[Kde-print-devel] [Bug 134782] [KDE4] Make CUPS printer detection stoppable! Integrate progress indication with main window?

Kurt Pfeifle pfeifle at kde.org
Wed Jan 10 21:04:45 CET 2007

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------- Additional Comments From pfeifle kde org  2007-01-10 21:04 -------
'Look at layout of the item -- Print preview is near Print (or could be).'
Not sure what exactly you talk about. Konqueror doesn't have it (and you mentioned "html" in your first post). I assume you mean one of these applications which do provide an icon for "Print" and a separate icon for "Print preview" in their own main toolbar (like KWord)? These additional icons are not under KDEPrint's influence, it's a decision of the application developers.

Anyway, let's keep in mind that the problem is solved if you disable the CUPS print subsystem plugin by simply choosing a different one, right?  :-)

'I still do not agree. When I click "print" in "print dialog" -- yes. Or if 
 I click "direct printing" (or immediate printing)'

'Second -- if I understand correctly, with each "print" click (in menu) the
 program scans the network? It means there is a waste if no printer is changed'
No -- "scans the network" is wrong. Usually, a locally running CUPS daemon doesn't scan either -- it just listens to the printer announcements made by other CUPS servers in its neighbourhood, and adds their printers to the list of available ones. kprinter retrieves this list. Only when no this list is empty, kprinter might trigger a new query.

It's different with no locally running CUPS daemon (case of remote server only, where local CUPS clients ("lp", "lpr", "lpstat" and "lpoptions" commands) need to directly query the remote server (which's name-or-IP they'll look up in ~/.cupsrc and /etc/cups/client.conf). kprinter does the same if no local CUPS server is available.  *Then* it querys the remote server. But that's not a "network scan" either (albeit I sloppily called this feature "autodetection" above).

'I am still convinced that Kcontrol could do automatic scan, and print dialog
 only on demand scan (or run Kcontrol). right?'
I'm not fully convinced. But we may look into that possibility. (Though "scan" is wrong, see above...)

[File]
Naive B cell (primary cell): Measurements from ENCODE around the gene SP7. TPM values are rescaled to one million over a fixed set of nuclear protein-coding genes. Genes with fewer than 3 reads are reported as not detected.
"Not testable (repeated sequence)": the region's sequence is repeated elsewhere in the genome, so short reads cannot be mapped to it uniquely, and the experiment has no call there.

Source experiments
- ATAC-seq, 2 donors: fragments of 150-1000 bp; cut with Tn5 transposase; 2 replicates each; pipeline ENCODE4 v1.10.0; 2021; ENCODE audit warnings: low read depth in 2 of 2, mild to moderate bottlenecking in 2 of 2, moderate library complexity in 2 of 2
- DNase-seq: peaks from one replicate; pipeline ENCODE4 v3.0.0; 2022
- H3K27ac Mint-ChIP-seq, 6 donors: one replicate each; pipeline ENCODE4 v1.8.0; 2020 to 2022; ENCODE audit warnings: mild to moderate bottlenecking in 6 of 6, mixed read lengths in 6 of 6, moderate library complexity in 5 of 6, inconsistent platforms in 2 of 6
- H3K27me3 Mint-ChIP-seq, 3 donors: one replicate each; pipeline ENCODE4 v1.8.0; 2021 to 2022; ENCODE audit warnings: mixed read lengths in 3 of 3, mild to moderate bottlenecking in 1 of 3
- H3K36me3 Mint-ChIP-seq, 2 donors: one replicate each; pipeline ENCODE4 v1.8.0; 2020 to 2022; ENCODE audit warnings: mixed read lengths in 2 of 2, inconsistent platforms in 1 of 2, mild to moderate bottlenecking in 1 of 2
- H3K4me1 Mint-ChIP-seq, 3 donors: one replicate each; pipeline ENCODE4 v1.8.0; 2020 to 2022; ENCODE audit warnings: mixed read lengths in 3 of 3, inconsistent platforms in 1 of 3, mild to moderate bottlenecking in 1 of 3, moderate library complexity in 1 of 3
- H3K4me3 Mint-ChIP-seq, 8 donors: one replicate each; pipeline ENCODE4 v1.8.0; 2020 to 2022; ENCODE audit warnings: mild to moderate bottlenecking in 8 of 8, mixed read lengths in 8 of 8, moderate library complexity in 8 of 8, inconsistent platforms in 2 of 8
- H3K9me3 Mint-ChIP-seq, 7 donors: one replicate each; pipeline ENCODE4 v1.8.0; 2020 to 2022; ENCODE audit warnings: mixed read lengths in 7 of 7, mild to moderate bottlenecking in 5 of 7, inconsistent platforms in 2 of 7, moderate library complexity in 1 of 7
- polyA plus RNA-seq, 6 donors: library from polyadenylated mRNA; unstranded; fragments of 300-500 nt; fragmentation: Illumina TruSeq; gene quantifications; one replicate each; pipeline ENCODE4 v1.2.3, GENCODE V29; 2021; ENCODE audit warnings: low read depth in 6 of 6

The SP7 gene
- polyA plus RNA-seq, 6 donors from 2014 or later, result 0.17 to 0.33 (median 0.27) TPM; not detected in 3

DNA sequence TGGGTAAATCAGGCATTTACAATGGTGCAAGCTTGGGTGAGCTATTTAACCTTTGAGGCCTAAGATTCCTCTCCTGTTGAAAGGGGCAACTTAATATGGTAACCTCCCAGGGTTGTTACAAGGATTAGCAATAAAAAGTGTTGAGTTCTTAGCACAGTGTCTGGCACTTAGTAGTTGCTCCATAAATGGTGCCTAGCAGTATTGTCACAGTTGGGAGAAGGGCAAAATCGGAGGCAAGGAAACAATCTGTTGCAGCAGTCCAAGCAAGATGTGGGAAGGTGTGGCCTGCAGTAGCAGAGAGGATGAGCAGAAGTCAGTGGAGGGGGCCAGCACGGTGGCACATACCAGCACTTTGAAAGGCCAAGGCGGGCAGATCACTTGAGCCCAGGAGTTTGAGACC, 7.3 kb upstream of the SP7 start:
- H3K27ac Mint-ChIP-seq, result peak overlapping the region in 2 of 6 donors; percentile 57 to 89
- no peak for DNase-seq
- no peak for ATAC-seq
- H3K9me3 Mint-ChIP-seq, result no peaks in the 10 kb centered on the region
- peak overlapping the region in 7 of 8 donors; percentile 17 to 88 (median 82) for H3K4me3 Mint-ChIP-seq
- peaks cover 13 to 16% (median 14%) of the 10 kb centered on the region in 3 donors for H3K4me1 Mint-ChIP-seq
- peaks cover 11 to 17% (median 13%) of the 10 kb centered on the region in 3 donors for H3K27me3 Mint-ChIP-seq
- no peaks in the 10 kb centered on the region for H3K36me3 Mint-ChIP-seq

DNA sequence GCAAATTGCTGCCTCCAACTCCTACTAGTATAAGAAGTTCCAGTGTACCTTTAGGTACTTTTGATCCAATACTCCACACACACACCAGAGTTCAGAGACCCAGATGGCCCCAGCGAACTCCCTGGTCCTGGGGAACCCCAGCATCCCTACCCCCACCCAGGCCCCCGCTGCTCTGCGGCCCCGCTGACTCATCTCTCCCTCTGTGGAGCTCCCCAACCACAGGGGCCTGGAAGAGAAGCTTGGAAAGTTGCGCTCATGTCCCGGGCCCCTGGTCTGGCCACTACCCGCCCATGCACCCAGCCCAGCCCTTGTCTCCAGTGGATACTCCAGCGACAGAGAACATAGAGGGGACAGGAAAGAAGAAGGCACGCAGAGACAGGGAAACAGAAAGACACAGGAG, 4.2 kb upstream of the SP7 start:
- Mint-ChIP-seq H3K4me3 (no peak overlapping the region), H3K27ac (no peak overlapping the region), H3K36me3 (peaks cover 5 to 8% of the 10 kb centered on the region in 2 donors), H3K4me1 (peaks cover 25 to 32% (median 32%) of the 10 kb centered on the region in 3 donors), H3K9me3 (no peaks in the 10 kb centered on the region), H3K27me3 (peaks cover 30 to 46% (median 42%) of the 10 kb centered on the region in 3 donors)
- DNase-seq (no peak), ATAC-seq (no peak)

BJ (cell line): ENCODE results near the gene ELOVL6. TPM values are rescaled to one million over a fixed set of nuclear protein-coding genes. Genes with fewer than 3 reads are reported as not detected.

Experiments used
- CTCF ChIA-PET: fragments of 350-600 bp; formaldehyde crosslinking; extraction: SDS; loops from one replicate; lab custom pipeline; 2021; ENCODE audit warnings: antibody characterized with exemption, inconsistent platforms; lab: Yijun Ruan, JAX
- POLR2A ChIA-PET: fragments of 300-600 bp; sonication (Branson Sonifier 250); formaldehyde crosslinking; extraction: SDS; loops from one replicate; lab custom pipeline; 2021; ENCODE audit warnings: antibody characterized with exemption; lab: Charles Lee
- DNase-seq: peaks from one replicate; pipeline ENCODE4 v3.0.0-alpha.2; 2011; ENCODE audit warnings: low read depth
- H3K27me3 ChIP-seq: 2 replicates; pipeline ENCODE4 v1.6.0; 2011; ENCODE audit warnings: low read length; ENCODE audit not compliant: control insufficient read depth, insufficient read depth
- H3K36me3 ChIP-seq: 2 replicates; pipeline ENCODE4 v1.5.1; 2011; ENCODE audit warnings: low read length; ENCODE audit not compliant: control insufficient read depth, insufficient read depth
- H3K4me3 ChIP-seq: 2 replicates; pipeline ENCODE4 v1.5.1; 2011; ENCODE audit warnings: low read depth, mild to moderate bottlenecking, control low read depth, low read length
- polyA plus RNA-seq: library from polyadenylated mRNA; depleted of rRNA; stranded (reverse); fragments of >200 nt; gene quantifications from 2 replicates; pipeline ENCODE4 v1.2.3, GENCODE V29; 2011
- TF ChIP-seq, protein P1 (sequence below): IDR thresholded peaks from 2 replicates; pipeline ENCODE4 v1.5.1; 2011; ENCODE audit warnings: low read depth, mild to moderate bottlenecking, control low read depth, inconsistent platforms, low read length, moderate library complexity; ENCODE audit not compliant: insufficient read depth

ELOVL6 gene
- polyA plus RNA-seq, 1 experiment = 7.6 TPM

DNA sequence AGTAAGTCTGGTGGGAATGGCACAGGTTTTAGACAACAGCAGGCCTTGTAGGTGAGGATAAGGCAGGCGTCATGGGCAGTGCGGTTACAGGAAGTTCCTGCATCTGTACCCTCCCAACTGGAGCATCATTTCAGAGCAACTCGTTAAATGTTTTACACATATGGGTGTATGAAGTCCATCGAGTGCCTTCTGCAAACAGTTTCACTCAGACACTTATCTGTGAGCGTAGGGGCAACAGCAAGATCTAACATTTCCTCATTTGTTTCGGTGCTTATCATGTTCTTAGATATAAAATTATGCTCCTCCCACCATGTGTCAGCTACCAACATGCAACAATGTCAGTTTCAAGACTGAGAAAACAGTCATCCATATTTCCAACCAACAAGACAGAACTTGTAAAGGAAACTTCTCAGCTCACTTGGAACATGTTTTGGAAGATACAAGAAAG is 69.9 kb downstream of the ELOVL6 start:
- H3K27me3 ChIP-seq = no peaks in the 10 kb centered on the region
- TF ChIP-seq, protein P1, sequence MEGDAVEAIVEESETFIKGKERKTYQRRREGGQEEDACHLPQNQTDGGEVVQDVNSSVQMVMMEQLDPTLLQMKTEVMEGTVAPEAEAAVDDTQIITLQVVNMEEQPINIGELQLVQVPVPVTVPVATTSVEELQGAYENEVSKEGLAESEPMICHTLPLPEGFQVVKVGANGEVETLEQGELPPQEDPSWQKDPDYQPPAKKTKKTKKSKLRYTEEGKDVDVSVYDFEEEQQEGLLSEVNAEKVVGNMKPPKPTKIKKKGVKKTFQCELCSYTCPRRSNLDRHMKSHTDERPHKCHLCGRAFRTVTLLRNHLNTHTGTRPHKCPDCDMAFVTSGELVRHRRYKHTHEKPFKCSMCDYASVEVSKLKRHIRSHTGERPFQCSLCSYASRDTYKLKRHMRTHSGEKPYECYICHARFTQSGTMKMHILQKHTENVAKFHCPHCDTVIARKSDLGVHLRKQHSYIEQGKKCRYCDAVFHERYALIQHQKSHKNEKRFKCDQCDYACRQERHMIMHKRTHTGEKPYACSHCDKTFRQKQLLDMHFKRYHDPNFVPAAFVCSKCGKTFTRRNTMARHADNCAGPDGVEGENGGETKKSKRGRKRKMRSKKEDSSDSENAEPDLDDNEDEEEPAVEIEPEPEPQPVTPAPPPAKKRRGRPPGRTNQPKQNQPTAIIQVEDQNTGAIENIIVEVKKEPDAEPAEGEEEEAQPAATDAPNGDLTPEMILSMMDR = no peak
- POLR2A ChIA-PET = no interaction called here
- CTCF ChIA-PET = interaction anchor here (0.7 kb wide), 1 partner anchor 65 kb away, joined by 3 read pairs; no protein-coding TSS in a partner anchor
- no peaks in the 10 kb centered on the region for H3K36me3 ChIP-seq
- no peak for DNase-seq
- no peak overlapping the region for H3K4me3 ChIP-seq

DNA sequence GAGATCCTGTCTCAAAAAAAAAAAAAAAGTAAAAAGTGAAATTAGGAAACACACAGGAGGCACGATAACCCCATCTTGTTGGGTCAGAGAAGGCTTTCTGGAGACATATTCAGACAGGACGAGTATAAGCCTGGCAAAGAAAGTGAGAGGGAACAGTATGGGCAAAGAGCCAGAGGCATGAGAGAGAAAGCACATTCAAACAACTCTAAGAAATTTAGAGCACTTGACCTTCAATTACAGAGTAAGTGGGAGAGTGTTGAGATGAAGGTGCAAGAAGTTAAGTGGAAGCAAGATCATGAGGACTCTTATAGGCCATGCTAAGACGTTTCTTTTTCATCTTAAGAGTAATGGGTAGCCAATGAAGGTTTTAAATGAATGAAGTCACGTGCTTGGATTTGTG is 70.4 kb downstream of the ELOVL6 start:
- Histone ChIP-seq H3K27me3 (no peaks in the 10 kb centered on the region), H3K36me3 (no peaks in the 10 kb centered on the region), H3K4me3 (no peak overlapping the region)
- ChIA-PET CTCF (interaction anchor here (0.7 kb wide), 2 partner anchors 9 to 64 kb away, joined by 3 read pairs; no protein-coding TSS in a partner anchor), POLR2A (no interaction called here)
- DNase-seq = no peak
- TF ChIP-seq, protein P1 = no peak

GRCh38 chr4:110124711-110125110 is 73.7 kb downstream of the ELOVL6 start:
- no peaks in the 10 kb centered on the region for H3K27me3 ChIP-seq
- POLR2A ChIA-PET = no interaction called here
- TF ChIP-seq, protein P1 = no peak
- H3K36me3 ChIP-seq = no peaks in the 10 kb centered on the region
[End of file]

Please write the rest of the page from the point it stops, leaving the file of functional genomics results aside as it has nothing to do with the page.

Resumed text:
'Ok, I simplify. Have you ever read an article on e-newspaper.'
No, sorry. Do you have an URL for me?

'Full of ads, banners, flashing images, splitted into parts? Ugly, right?'
I trust you on this.  :-)

'But there is easy way to READ user-friendly version -- by clicking on "print
 version". Pure, beautiful article. But there is a catch -- the print-page
 could call JS print dialog, and now I wanted to read a page but in the result
 I got print dialog with auto-detection window.' 
May I invite you to directly participate in the development of the KDE4print modifications?

I do not no if you can code in any way (I personally can't -- I just happen to know a few things about CUPS and about printing), there is still lots of other jobs to do, even in preparation, before real coding starts. 

And you seem to be quite passionate about your ideas. So what about these options (of course, if you can code, Cristian and Michael will be quite pleased to get some help in this), which are non-C++/Qt:

 (1) clean up the KDEPrint bugzilla, sift through past bug reports and wishlist
     items (like I do right now). You can start help with that on the spot, if
     you like.
 (2) create mockups for new UI designs that could serve as a basis for 
     discussion + developement.
 (3) write documentation, help users solve problems on the kdeprint mailing
 (4) test new code before it is released, help find bugs and make improvements
     long before the release is due.

What do you think?

'I am bit scaried with this "KDE4" but...'
Well, KDE 3.5.6 (due to be out end of month) possibly is the last release before we'll see a KDE 4.0 end-of-this/beginning-of-next year.

Most developers are currently already busy to port their applications to KDE4.

There is already a working kdelibs4/kdebase4 (which includes KDEPrint) to develop against, though these are expected to be heavily improved and expanded with new technology.

I've personally not yet looked at it (but will do so before February, hopefully) because I was lacking a Linux machine for this in the last 9 months.

It will be a first task to see if all the ported-from-kde3 KDEPrint stuff still fully works in the new environment (that porting work was done by core developers who do not know much about printing -- they just looked into the fact that it all compiles; and no-one has ever looked closely into the functionality of the code, let alone changed features, made improvements etc.)

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